Matante and the cousins arrive in a swirl of pastel blue, pink, and yellow. In childhood photos, Matante poses like a movie star while Maman fades into the wallpaper. This is still true. Matante looks like a freckled Priscilla Presley. Maman, who often joked that her nerves are shot, looks frazzled. I picture her nerves hanging like the bits of elastic that dangle from the waistband of her panties.
The two older girls are almost sixteen and almost fifteen, and as pretty and tall and thin as Matante. The third cousin, Mickey, turns twelve next week. Five days before I turn ten. She had to live in a hospital for a long time and still has to smear oily medicine on the blistery red scars that have replaced some of her freckles. Last year, the oldest cousin lit the garbage in their burning barrel. She had no idea there was a can of green spray paint inside. The can exploded, burning off Mickey’s long, red hair and the skin of her face and arms, but I still think she’s beautiful. Her sisters have big blue eyes like Matante, but Mickey’s serious green eyes are deep pools in her pale face. She looks haunted. Sort of like Anne of Green Gables when she recites “The Lady of Shallot.”
After their van-load of cardboard boxes overtakes a corner of our living room, we children are assigned bunkmates and sent to bed. My eleven-year-old brother, Lynn, gets to sleep alone. The oldest cousin snuggles into the bottom bunk with my four-year-old brother. The second-oldest crawls in with my little sister. I’m up in my top bunk, so close to the wall that the metal window frame juts into my back. Mickey climbs the wooden ladder. Our moms are in the bedroom at the end of the hall. Maman doesn’t come to tuck us in and help us pray like she has every night since we moved here after my parents divorced.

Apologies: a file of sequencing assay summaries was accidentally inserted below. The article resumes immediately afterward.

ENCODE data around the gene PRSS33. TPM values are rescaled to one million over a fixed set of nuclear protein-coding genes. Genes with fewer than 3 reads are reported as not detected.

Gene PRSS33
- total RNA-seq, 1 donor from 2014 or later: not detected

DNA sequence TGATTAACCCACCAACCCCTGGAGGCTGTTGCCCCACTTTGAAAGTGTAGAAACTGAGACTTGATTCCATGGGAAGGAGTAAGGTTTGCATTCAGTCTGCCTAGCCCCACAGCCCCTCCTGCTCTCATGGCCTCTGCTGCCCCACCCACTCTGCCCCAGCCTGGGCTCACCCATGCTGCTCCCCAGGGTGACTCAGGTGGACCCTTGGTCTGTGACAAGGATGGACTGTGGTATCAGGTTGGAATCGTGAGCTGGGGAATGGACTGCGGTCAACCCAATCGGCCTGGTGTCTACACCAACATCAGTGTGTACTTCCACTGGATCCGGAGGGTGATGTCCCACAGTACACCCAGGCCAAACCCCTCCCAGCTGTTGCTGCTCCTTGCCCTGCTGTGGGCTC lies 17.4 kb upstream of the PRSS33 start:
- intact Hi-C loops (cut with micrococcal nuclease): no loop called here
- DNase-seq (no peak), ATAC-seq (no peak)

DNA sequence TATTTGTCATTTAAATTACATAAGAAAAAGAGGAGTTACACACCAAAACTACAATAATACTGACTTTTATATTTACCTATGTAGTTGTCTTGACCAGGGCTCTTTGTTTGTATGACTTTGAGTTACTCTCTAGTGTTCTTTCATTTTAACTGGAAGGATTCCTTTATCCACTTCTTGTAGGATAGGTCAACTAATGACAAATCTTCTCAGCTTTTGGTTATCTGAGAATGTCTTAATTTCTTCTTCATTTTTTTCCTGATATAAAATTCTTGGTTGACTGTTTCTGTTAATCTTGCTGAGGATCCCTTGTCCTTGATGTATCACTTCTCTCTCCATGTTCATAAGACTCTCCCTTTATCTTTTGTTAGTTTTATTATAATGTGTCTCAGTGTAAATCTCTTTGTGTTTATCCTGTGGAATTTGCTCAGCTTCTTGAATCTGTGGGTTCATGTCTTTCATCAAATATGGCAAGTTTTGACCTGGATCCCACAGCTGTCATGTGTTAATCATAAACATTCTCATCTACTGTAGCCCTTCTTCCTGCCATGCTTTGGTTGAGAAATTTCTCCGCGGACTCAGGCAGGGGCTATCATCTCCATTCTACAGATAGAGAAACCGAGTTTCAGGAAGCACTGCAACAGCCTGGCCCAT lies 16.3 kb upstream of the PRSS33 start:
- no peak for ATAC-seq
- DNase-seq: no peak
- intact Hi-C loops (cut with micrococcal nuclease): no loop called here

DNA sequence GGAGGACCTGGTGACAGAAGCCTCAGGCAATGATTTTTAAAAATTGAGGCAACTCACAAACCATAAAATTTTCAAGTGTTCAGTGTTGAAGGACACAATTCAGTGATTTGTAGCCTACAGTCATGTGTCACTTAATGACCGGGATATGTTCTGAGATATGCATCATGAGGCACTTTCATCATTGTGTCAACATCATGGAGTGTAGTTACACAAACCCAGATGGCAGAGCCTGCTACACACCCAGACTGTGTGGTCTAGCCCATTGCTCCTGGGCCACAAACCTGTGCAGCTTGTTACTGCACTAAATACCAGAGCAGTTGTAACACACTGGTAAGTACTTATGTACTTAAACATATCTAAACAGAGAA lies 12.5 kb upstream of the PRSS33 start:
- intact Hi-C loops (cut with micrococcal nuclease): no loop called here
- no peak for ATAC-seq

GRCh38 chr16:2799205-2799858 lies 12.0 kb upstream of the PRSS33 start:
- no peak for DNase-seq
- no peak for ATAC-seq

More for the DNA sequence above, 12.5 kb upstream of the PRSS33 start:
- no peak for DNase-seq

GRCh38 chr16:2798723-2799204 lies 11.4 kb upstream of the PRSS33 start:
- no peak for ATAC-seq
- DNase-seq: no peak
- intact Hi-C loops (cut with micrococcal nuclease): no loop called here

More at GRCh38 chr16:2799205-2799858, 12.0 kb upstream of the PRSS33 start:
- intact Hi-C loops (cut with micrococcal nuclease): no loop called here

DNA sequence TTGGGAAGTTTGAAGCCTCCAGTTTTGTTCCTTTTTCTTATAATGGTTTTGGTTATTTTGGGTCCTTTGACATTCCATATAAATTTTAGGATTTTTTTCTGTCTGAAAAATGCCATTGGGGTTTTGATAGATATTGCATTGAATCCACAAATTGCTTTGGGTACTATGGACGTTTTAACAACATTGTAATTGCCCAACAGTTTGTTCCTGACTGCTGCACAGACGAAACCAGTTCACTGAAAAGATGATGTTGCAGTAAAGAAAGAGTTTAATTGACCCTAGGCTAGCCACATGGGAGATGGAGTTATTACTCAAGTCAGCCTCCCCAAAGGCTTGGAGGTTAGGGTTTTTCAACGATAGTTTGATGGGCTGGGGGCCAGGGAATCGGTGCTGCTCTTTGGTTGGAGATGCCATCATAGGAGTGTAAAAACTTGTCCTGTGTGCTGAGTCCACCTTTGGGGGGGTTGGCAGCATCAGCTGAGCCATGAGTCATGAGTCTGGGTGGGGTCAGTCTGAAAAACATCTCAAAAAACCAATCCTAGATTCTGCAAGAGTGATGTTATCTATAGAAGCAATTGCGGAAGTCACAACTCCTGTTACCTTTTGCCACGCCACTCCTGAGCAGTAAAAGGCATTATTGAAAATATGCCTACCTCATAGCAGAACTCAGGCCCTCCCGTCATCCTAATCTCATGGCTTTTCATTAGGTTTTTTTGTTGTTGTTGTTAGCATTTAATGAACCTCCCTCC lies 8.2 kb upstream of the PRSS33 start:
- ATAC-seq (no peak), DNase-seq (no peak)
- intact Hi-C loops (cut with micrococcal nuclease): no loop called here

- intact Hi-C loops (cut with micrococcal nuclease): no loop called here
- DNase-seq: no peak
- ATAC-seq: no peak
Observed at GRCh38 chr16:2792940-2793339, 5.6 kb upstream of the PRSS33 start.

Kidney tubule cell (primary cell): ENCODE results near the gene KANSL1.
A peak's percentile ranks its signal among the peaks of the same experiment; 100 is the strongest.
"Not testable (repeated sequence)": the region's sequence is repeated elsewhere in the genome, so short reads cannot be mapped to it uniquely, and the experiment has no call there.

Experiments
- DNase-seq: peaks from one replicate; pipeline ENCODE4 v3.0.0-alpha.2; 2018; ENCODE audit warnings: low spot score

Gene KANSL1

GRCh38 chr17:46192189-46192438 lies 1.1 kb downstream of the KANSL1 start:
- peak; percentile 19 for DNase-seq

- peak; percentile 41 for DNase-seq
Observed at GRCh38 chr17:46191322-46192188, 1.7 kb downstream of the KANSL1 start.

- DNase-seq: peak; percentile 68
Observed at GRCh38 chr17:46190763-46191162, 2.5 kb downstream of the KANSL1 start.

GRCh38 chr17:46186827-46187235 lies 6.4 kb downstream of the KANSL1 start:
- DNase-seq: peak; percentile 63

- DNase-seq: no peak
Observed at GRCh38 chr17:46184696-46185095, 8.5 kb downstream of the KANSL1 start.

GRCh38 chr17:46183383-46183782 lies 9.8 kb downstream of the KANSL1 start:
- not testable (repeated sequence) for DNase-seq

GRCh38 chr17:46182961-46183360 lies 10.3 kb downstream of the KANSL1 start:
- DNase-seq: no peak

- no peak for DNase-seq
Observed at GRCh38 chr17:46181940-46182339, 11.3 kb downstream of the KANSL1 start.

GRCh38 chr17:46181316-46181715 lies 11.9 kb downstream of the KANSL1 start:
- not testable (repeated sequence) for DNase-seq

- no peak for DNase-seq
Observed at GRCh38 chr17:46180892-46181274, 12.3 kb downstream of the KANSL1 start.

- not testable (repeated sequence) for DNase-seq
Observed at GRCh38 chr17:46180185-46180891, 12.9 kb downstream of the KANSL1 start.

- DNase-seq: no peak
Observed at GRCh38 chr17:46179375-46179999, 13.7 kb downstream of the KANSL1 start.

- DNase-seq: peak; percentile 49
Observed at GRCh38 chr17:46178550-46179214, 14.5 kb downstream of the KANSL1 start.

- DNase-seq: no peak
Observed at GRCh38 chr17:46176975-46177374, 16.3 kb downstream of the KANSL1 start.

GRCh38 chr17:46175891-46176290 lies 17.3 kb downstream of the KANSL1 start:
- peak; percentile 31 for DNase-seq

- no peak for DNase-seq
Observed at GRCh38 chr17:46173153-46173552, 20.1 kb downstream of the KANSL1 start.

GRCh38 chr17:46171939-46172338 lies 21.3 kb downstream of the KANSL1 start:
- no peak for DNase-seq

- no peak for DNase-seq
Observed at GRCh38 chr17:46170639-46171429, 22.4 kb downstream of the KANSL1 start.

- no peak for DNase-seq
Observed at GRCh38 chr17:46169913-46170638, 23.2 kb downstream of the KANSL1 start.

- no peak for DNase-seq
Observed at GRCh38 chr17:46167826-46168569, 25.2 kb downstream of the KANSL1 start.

Mickey puts her cold feet on the backs of my legs and says, “Last time I saw you, you lived on your farm.” I’m afraid yet thrilled to answer her. We’ve never been allowed to speak English at home, but my cousins have forgotten French.
Shyly, I answer, “We moved here last year. I miss the pasture, but I got to bring my cat, Simon.”
“Well, I hate cats,” she says. “But I like books.” My heart sinks for a moment, but then it bobs to the surface. Nobody in my family likes books, but I love reading more than almost anything.
Within a week, our orderly suppers have changed. Matante doesn’t follow Maman’s rules, so neither do my cousins. Their family yells at one another before they swallow their food. Their elbows clutter the table. My cheeks blaze when I hear the girls talk back to Matante, yet a part of me loosens—the part that is too polite and too scared. The part that is too much like Maman.
Maman’s tight lips show she won’t allow her family to lose its manners. My siblings and I keep our hands in our laps and clamp our mouths shut while we chew.
After the supper dishes are cleared, Matante shoos us into the living room so the adults can smoke and drink coffee in peace. Maman would never say things like that, but Marante says whatever is on her mind. Like their mother, the two oldest girls cross their legs to the right and chew their fingernails. They leaf through the latest issue of Seventeen Magazine, talking about the clothes they wish Matante could buy them and cute boys from their new schools. Lying on our stomachs, Mickey and I listen to their gossip as we flip through the Sears 1985 Spring/Summer catalogue. She chooses clothes worn by women with long straight hair or hats. I point out the burgundy cable knit sweater worn by a beautiful redhead with hair as short as hers. I know what it’s like to not be the pretty sister. My papa loves my sister, but he hates me because I am fat and ugly. I try not to care because I hate him back, but sometimes it still stings like iodine on scraped knees.